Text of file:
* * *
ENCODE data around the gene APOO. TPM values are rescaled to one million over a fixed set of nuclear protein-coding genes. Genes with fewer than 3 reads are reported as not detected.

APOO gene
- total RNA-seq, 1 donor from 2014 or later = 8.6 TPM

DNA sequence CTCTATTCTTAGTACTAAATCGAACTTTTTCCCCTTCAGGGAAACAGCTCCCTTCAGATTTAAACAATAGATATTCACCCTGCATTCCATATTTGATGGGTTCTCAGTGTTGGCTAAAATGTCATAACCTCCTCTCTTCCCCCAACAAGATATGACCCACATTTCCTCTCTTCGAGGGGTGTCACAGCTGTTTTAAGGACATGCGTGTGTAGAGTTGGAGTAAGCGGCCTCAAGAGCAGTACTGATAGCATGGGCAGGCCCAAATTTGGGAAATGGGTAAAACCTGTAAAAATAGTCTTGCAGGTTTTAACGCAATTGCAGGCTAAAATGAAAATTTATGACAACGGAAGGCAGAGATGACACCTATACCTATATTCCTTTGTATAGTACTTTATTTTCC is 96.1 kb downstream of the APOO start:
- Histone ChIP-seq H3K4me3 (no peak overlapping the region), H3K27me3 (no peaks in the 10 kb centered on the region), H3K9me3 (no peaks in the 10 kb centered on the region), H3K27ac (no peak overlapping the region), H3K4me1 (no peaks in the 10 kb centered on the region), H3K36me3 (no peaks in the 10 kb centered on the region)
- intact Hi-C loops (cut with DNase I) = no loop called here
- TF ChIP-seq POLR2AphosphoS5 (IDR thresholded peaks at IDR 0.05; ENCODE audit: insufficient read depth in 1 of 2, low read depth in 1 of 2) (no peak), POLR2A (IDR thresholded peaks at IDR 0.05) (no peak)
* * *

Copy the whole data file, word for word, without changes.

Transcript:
ENCODE data around the gene APOO. TPM values are rescaled to one million over a fixed set of nuclear protein-coding genes. Genes with fewer than 3 reads are reported as not detected.

APOO gene
- total RNA-seq, 1 donor from 2014 or later = 8.6 TPM

DNA sequence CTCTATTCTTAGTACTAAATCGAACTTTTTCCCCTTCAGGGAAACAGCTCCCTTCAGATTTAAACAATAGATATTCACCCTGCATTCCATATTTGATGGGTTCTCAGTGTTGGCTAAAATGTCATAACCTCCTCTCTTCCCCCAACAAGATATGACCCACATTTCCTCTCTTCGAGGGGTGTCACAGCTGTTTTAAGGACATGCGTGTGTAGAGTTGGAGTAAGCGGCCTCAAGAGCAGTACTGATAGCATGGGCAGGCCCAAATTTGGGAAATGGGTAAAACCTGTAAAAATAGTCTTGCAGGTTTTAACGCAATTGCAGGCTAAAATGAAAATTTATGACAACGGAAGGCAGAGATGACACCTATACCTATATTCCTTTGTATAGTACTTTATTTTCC is 96.1 kb downstream of the APOO start:
- Histone ChIP-seq H3K4me3 (no peak overlapping the region), H3K27me3 (no peaks in the 10 kb centered on the region), H3K9me3 (no peaks in the 10 kb centered on the region), H3K27ac (no peak overlapping the region), H3K4me1 (no peaks in the 10 kb centered on the region), H3K36me3 (no peaks in the 10 kb centered on the region)
- intact Hi-C loops (cut with DNase I) = no loop called here
- TF ChIP-seq POLR2AphosphoS5 (IDR thresholded peaks at IDR 0.05; ENCODE audit: insufficient read depth in 1 of 2, low read depth in 1 of 2) (no peak), POLR2A (IDR thresholded peaks at IDR 0.05) (no peak)